Table rows: Items to add (or not) to knapsack

Table columns: Total capacity

Table entries: ×: Item in this row is not used; ○: Item in this row is used; number: max weight possible

How to find the solution: See next slide

# How to Find the Solution

• Start at bottom right corner of the table
• If there is a ×, do not include the item on this row, and move up one row.
• If there is a ○:
1. Do include the item on this row
2. Move left w columns, where w is the weight of the item included
3. Move up one row
• Repeat until you arrive at a row or column that is 0

Answer for example: 1kg, 7kg, 4kg, 8kg (total: 20kg; other solutions possible)

Time complexity: O(cn)

# Value Maximization

Example: Capacity c = 20kg, weight and value of items: 8kg, 500¥; 2kg, 2000¥; 4kg, 235¥; 7kg, 700¥; 2kg, 400¥; 1kg, 100¥; 5kg, 450¥; 12kg, 650¥

Algorithm: Try all possible solutions

Design strategy: Brute force

Implementation: Dknapsack.rb (of various algorithms, only brute force finds optimal solution if weights and values can be non-integers)

# Brute Force Algorithm

• Try all solution possibilities (combinations, permutations,...)
• Choose the best solution
• May be very slow
• May be improved by shortcuts (e.g. compare with best solution found up to now)
• For more examples, see next lecture

# Variations of the Knapsack Problem (Summary)

1. All items are the same; how many items fit in?
Solution: Divide capacity by item weight
Design strategy: Simplistic 'algorithm'
2. Pack as many items as possible
Design strategy: Greedy algorithm
3. Use as much capacity as possible (integer version)
Solution: Consider subproblems with capacity c'c and items s1,..., sk (kn)
Design Strategy: Dynamic programming
4. Maximize value
Design Strategy: Brute force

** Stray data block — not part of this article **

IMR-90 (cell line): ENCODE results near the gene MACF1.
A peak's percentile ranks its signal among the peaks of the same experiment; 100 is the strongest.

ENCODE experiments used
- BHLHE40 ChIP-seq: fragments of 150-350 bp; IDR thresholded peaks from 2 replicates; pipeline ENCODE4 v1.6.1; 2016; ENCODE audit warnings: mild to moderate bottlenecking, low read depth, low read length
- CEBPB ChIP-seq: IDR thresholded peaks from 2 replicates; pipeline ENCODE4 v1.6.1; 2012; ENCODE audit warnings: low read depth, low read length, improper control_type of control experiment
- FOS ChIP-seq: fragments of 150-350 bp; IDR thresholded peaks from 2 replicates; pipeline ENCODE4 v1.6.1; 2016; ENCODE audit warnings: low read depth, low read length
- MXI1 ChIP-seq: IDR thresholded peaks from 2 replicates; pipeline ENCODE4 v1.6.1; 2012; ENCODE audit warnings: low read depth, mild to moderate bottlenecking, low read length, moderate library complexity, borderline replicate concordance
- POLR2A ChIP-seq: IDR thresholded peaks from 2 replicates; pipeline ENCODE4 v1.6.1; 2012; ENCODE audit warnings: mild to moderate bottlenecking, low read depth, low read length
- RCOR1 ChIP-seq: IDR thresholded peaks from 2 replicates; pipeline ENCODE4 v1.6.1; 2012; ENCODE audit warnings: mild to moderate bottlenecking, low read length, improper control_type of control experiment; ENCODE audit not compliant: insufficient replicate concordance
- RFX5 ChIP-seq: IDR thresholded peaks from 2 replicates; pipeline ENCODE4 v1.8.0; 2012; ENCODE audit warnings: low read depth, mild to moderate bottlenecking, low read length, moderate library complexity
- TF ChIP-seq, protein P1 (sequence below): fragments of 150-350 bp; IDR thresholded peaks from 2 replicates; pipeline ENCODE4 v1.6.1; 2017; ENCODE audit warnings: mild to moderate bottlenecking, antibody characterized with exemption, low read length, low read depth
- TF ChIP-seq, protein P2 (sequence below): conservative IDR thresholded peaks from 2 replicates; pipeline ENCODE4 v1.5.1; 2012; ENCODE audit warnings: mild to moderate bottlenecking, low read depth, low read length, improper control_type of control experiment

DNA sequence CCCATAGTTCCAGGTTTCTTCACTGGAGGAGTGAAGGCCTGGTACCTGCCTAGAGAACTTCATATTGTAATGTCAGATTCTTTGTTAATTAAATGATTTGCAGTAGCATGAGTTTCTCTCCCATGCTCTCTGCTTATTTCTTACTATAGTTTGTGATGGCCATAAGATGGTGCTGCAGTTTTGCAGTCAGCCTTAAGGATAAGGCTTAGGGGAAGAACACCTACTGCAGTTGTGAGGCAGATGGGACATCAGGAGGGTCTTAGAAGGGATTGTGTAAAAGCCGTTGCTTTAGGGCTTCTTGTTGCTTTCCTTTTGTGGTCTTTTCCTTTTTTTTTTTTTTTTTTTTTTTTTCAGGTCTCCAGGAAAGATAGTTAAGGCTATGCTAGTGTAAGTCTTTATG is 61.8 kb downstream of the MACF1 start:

# Algorithm Design Strategies

• Useful when developing algorithms
• Consider design strategies one-by-one
• For some problems, some strategies can be excluded quickly
• Depending on the details of the problem, the best strategy may be different
• For the same problem and the same strategy, there may be several algorithms

# Goal for Remaining Time

• Be able to distinguish between 'simple' and 'difficult' problems
• Expand your view, look at the algorithm universe

# Example Problem 1: 3-SAT

• n binary variables
• A logical formula using these variables
• The formula is a conjunction of disjunctions (of negations)
• All disjunctions use exactly 3 terms
• Problem: Find values for each variable so that the overall formula becomes true
• Problem variant: Decide whether a solution is possible or not
• Example (' indicates negation):
(x1x2x4) ∧ (x1'∨x3x4') ∧ (x2x3'∨x4) ∧ (x1'∨x2'∨x3')
• Number of possible answers: 2n
• Time to check all possible answers: O(n2n)
• Currently, no faster general algorithm is known
• Currently, there is no proof that there is no faster general algorithm

# Example Problem 2: Independent Set

• Graph with n vertices
• If two vertices are connected by an edge, there is a conflict
• Problem: Find the largest independent set (i.e. subset of vertices without conflicts)
• Problem variant: Decide whether there is an independent set of size ≧k
• Number of possible answers: 2n
• Time to check all possible answers: O(n2n)
• Currently, no faster general algorithm is known
• Currently, there is no proof that there is no faster general algorithm

# Example Problem 3: Traveling Salesman

• n towns
• Distances (or time or cost) between each pair of towns
• Problem: Find the shortest (fastest/cheapest) tour that visits all cities exactly once
• Problem variant: Decide whether there is a tour of size (duration/cost) ≦k
• Number of possible answers: n!
• Time to check all possible answers: O(n!)
• Currently, no faster general algorithm is known
• Currently, there is no proof that there is no faster general algorithm

# Homework

(no need to submit)

• Review this lecture
• Review Dknapsack.rb
• Find commonalities of 3-SAT, independent set, and traveling salesman problems
• Prepare for term final exam

# Glossary

NP-completeness
NP-完全性
reducibility

approximation algorithms

brute force

greedy algorithm

knapsack problem
ナップサック問題
capacity

closed formula
「閉じた式」
number sequence

minimum spanning tree (problem)

independent set

conflict

traveling salesman